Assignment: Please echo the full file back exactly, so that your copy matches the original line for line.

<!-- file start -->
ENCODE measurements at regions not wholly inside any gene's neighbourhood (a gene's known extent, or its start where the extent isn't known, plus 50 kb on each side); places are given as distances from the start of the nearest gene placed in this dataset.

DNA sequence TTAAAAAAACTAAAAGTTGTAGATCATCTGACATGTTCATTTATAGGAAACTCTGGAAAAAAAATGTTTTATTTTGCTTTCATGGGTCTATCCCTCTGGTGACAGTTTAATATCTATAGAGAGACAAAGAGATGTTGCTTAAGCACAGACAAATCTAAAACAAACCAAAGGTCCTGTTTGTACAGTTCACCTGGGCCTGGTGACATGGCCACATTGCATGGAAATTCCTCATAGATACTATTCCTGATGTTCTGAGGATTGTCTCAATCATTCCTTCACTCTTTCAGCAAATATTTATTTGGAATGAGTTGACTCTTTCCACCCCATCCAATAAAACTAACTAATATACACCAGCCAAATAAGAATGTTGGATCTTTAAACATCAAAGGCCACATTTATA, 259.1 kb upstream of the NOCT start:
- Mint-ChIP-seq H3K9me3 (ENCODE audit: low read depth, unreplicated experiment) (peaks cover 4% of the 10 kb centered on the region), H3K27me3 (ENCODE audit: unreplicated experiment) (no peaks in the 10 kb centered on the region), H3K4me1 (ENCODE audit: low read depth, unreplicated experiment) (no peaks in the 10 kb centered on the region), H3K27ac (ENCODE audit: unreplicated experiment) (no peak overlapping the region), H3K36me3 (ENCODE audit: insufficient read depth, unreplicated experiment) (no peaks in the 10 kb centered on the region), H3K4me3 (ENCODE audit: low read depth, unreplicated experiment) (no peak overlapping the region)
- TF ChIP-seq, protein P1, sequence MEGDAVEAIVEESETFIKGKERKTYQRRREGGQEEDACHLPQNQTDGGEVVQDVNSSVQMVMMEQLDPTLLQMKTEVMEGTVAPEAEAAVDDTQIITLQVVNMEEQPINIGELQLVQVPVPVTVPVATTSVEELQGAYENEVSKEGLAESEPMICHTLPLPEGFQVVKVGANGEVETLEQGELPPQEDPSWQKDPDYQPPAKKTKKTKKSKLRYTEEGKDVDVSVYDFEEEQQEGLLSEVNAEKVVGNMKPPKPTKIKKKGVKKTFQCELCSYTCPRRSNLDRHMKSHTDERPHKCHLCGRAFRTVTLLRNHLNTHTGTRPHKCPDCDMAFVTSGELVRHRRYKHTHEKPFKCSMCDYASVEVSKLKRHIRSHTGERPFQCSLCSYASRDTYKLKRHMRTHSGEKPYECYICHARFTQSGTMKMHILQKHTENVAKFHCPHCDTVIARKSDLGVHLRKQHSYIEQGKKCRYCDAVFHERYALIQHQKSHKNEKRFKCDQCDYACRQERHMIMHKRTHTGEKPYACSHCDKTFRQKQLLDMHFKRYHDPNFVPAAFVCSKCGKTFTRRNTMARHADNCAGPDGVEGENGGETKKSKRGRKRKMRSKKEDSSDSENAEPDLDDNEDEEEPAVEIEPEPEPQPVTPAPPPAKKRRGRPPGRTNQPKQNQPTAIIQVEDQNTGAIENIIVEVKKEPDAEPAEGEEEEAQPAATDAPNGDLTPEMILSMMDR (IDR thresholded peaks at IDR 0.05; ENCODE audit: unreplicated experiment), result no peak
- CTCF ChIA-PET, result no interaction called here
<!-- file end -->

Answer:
ENCODE measurements at regions not wholly inside any gene's neighbourhood (a gene's known extent, or its start where the extent isn't known, plus 50 kb on each side); places are given as distances from the start of the nearest gene placed in this dataset.

DNA sequence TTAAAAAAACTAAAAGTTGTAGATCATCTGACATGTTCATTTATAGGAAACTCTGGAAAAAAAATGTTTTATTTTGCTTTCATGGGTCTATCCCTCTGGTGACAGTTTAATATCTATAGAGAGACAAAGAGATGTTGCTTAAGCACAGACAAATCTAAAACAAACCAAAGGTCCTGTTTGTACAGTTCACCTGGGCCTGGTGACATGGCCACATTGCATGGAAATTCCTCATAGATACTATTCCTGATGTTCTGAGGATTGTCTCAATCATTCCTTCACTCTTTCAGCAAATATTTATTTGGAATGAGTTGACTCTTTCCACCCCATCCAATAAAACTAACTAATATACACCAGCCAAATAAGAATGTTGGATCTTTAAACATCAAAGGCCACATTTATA, 259.1 kb upstream of the NOCT start:
- Mint-ChIP-seq H3K9me3 (ENCODE audit: low read depth, unreplicated experiment) (peaks cover 4% of the 10 kb centered on the region), H3K27me3 (ENCODE audit: unreplicated experiment) (no peaks in the 10 kb centered on the region), H3K4me1 (ENCODE audit: low read depth, unreplicated experiment) (no peaks in the 10 kb centered on the region), H3K27ac (ENCODE audit: unreplicated experiment) (no peak overlapping the region), H3K36me3 (ENCODE audit: insufficient read depth, unreplicated experiment) (no peaks in the 10 kb centered on the region), H3K4me3 (ENCODE audit: low read depth, unreplicated experiment) (no peak overlapping the region)
- TF ChIP-seq, protein P1, sequence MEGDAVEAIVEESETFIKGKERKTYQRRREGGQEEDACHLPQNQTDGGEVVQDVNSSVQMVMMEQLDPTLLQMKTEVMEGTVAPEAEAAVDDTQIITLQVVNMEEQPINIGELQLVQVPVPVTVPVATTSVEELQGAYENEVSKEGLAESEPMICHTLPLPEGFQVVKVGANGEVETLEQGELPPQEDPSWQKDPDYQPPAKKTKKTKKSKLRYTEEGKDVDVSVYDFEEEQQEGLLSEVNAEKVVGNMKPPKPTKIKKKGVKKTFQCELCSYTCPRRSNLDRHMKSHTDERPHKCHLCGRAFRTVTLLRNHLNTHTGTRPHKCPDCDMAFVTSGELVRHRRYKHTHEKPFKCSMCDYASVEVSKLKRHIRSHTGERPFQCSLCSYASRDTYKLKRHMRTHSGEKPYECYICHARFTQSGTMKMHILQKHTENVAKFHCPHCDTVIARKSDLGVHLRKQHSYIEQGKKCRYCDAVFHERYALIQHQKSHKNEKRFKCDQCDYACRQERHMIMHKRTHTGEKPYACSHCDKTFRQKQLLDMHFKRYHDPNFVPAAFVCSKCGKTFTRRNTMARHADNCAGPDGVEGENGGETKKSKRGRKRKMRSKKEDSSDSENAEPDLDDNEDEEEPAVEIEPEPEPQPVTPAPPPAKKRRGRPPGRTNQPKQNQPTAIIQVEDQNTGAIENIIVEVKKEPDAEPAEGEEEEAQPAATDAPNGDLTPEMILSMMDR (IDR thresholded peaks at IDR 0.05; ENCODE audit: unreplicated experiment), result no peak
- CTCF ChIA-PET, result no interaction called here